I went to high school in St. Peterburg, Florida and had my first job at the McDonald’s in an adjoining town called Pinellas Park.
One of my friends from High School, Rich Lyons, also worked there and helped me get my job there.
Rich was the captain of our basketball team and a good person.
It was an April Saturday night, and I had just dropped off my date after dinner and a movie. I was driving in the general direction of my house when I noticed it. A car seemed to be following me. I turned a corner that I didn’t need to take just to see what happened. The car turned the corner, too.
I turned again and got on the main road, so did the car behind me. I was being followed.
I didn’t want whoever it was trailing me to my house so I started driving. But to where? My mind raced looking at possibililties. I started heading for the Pinellas Park McDonald’s. At least there they’d let me in.
I headed there and the car followed. I came to a four way stop and I stopped. So did the car behind me and I saw a dome light come on and a door open. I hit the gas.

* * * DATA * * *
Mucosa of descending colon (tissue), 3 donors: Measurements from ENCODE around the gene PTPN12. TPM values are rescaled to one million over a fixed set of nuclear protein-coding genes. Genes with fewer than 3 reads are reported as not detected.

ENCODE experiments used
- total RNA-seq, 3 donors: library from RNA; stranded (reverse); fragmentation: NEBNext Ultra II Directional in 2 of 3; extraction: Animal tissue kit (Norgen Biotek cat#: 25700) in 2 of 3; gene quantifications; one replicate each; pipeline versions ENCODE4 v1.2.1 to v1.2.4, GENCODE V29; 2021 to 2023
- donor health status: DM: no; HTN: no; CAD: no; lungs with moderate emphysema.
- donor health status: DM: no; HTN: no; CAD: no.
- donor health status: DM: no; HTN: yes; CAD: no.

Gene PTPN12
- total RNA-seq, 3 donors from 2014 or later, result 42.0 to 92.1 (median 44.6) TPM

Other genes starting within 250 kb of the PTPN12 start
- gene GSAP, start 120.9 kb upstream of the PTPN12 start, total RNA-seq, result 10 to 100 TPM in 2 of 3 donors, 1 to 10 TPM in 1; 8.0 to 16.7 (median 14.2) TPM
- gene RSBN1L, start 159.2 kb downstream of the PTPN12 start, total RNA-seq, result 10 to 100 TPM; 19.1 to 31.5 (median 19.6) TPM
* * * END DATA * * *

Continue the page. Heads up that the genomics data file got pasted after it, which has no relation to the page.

I raced to McDonald’s, jumped out and banged on the back door. There was Rich Lyons, he was working the Saturday night shift. He asked what was wrong. I told him that someone was following me and they even tried to get out of the car to get to me. Rich grabbed the biggest knife in the kitchen, and we went out the back door. We looked around and didn’t see the car. After a while I thanked Rich and headed home. I wasn’t followed home.
After I got home, the doorbell rang. I was somewhat shaken after what happened but I answered the door. There stood Kevin, a senior at our school. He smiled and said that they started following me as a joke, but it got out of hand and he wanted to apologize because he realized he and his friends had scared me.
T. S. Eliot famously said, “April is the cruelest month.” Maybe that’s one reason that people play practical jokes on April Fools Day.
This turned out to be a prank that went wrong, but it revealed true courage on the part of Rich who grabbed a knife and was ready to fight for a friend and for Kevin, who had the courage to come to my door and apologize.
I never forgot Rich, who went on to the Naval Academy, and Kevin whose hand I shook and smiled and said, “Thanks so much for stopping by and telling me.”
Who knew a simple Saturday night would become a test of courage I would never forget in April, the cruelest month.